Despite the risks, South Africans seem reluctant to abandon or modify the practice.

On this August day here in the remote village of Wales in the impoverished Mpumalanga province, the entire community has gathered to welcome back 131 young men who have just completed their initiation.

Sylvester Mashego is one of them. He says participating in the rituals and respecting the rules is what is expected of him.

“I were afraid because I didn’t know what’s gonna happen to me when I get in there," Mashego said. "I was too afraid, but you see a culture is a culture...Those other things that they have done there, oh, it’s a secret. I’m not allowed to talk about it.”

In this village, there is nothing but pride over the initiation of its young men and all defend the practice, including their mothers.

Freda Mahlabini is thrilled to see her 12 year old son, Itumeleng, returning alive.

“I don’t know what can I say today," she said. "I just wanna sing and do whatever.”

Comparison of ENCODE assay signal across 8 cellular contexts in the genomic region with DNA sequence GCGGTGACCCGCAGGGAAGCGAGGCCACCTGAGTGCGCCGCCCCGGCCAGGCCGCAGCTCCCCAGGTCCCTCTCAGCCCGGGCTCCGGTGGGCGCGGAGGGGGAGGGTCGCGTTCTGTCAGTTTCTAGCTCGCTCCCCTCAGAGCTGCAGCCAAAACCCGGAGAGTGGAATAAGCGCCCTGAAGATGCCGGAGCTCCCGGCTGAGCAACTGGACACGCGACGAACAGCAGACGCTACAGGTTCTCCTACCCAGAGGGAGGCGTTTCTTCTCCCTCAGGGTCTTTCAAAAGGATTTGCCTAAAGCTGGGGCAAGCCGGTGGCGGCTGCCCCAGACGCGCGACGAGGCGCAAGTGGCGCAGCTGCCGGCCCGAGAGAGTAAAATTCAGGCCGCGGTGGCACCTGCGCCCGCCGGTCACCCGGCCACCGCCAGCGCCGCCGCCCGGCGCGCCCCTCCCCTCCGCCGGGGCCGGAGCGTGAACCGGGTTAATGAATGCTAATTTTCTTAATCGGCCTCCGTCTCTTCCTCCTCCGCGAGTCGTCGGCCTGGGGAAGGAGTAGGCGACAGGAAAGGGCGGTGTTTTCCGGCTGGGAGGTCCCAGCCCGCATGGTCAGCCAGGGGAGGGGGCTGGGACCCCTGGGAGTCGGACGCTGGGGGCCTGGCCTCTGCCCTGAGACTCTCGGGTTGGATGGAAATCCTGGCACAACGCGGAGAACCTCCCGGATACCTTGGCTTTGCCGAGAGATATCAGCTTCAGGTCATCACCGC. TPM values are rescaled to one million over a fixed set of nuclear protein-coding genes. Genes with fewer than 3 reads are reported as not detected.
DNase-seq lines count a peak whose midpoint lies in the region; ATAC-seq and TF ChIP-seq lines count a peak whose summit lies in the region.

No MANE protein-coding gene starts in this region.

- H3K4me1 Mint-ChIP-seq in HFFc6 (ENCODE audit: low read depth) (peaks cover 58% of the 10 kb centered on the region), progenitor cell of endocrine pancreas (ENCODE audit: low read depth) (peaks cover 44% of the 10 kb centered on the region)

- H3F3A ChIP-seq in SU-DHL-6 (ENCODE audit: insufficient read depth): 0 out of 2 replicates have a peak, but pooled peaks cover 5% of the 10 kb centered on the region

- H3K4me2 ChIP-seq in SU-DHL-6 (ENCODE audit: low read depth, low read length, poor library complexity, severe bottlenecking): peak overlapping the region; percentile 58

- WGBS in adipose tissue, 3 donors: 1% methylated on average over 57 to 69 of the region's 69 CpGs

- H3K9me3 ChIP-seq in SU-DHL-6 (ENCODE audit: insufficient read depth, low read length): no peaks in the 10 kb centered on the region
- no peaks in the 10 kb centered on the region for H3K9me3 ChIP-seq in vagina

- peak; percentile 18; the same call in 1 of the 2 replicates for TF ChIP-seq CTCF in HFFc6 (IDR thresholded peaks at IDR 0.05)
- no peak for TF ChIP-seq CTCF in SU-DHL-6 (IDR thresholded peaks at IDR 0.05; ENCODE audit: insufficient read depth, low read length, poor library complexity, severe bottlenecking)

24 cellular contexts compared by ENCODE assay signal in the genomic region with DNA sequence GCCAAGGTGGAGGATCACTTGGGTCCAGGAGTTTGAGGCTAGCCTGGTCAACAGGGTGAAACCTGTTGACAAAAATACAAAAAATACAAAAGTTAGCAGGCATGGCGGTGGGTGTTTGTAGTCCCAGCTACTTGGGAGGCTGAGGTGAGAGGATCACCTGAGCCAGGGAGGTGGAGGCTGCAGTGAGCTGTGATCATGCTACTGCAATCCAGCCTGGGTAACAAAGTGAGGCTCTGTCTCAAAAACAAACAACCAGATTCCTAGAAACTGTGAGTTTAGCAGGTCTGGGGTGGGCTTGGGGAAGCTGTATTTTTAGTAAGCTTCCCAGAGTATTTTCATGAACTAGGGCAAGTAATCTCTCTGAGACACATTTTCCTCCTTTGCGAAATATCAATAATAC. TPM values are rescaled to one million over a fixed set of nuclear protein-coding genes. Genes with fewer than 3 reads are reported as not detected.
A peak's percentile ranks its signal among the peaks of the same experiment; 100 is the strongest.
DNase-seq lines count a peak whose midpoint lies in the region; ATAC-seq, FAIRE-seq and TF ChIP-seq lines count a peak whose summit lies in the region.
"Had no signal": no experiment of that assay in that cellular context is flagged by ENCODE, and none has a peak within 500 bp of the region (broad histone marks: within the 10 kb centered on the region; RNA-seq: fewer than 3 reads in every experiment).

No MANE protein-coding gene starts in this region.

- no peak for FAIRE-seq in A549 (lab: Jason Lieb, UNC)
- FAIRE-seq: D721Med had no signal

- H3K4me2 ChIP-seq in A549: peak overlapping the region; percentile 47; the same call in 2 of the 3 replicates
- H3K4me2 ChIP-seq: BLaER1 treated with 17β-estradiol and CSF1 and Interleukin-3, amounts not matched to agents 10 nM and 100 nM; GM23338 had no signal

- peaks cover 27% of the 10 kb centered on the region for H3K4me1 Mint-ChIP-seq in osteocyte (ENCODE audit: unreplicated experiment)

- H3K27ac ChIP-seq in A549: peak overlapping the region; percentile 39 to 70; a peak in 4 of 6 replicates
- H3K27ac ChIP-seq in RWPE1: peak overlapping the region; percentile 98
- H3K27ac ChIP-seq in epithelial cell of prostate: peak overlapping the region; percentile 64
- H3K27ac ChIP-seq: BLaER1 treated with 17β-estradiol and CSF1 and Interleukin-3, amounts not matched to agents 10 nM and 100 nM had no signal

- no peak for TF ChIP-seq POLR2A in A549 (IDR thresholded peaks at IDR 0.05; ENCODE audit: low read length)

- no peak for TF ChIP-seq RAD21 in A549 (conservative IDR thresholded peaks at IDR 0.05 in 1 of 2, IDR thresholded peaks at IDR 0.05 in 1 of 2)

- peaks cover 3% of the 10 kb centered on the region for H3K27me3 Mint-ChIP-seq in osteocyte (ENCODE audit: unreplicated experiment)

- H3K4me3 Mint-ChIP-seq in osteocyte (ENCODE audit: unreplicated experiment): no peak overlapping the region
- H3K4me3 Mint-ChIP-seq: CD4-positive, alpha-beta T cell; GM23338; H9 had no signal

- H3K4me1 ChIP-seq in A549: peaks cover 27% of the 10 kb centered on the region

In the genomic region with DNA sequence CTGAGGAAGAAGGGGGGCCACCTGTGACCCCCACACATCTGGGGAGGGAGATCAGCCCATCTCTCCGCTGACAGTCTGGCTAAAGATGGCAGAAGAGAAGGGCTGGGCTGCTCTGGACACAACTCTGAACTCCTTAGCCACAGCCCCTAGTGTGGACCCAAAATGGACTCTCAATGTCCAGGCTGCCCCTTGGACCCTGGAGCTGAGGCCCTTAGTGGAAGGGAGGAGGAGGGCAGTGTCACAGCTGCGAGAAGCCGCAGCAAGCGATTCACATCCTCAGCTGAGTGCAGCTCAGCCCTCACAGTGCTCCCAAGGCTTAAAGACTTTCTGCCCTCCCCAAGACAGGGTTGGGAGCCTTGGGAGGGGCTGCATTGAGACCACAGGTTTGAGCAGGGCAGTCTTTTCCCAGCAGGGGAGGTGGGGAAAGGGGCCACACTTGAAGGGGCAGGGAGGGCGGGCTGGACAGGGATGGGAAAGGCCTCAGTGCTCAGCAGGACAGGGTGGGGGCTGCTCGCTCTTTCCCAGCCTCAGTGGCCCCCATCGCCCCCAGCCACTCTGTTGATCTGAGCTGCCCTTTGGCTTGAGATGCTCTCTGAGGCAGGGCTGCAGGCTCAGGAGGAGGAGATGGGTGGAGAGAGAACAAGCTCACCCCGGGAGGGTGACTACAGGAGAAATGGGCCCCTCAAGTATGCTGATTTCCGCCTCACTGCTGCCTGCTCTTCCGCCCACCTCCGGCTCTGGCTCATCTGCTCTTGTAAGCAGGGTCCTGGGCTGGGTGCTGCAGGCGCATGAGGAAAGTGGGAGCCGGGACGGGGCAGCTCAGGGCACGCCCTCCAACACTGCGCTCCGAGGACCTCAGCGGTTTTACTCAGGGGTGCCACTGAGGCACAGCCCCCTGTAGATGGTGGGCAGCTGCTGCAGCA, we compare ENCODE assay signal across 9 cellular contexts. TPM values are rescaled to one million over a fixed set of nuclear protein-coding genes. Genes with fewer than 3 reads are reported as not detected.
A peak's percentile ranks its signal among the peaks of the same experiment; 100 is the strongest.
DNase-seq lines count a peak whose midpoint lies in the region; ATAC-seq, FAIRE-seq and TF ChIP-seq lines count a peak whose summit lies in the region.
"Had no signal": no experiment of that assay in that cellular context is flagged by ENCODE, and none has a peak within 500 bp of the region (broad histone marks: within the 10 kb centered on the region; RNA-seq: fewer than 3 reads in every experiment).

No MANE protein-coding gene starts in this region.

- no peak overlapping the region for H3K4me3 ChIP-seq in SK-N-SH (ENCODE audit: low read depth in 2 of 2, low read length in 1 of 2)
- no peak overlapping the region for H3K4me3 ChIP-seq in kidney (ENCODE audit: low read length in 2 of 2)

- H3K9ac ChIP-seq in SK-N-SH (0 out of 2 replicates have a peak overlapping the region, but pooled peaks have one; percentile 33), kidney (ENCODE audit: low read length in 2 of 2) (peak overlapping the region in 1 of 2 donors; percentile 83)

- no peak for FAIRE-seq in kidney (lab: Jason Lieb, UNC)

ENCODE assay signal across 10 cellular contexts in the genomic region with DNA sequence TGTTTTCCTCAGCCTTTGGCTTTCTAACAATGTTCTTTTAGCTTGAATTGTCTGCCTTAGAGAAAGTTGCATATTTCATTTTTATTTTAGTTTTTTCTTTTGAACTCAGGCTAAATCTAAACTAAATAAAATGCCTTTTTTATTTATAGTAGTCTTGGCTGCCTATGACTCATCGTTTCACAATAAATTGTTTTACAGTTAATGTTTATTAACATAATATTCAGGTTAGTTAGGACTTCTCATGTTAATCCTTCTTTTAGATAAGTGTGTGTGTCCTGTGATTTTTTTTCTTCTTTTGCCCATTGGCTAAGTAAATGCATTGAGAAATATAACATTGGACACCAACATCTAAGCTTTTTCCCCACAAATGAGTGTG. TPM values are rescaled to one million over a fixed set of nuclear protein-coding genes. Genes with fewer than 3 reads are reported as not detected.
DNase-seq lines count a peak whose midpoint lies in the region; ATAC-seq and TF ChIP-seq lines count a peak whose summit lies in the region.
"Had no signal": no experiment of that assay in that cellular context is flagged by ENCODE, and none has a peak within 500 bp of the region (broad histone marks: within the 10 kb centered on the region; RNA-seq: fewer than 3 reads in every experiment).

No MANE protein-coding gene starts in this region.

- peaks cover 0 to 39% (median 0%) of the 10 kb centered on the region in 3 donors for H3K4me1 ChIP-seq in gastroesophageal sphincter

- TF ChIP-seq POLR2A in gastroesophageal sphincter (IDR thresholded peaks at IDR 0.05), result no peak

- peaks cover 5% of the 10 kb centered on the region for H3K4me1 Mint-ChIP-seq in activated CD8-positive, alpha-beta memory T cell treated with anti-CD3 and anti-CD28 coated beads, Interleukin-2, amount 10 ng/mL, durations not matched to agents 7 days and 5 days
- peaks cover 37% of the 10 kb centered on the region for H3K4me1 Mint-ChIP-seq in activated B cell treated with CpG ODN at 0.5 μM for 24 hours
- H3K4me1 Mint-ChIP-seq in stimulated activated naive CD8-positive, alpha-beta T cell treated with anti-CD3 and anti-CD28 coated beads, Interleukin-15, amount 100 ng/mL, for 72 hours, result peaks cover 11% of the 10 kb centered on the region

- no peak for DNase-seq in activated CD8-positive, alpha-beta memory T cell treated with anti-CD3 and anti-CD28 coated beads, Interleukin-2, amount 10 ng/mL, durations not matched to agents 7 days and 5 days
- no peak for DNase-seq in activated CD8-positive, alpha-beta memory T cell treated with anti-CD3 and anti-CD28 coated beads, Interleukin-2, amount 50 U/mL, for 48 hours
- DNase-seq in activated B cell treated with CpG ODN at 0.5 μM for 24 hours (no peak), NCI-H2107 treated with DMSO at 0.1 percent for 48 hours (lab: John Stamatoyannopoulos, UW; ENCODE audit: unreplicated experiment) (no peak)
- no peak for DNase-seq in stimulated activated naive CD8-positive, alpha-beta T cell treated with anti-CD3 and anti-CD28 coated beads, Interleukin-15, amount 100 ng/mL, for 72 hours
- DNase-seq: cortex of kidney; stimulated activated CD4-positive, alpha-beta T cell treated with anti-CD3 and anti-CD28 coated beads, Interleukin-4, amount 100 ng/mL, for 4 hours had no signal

The cultural custodian of the Bakoni tribe, a man named Speaker Mahlake, says the initiation is part of what glues his community together.

“They are going to celebrate," Mahlake said. "This thing is better than Christmas because it unites people, all of them they are united.”

Elliot Mahlake is a traditional surgeon who believes the initiation is key to preparing boys for the challenges of adulthood. He says there is nothing inherently dangerous in the ritual if care is taken.

He says his father taught him that the most important thing he can do is treat the initiates well and feed them. He says he had 8 people who helped him with the initiates and that no harm came to them.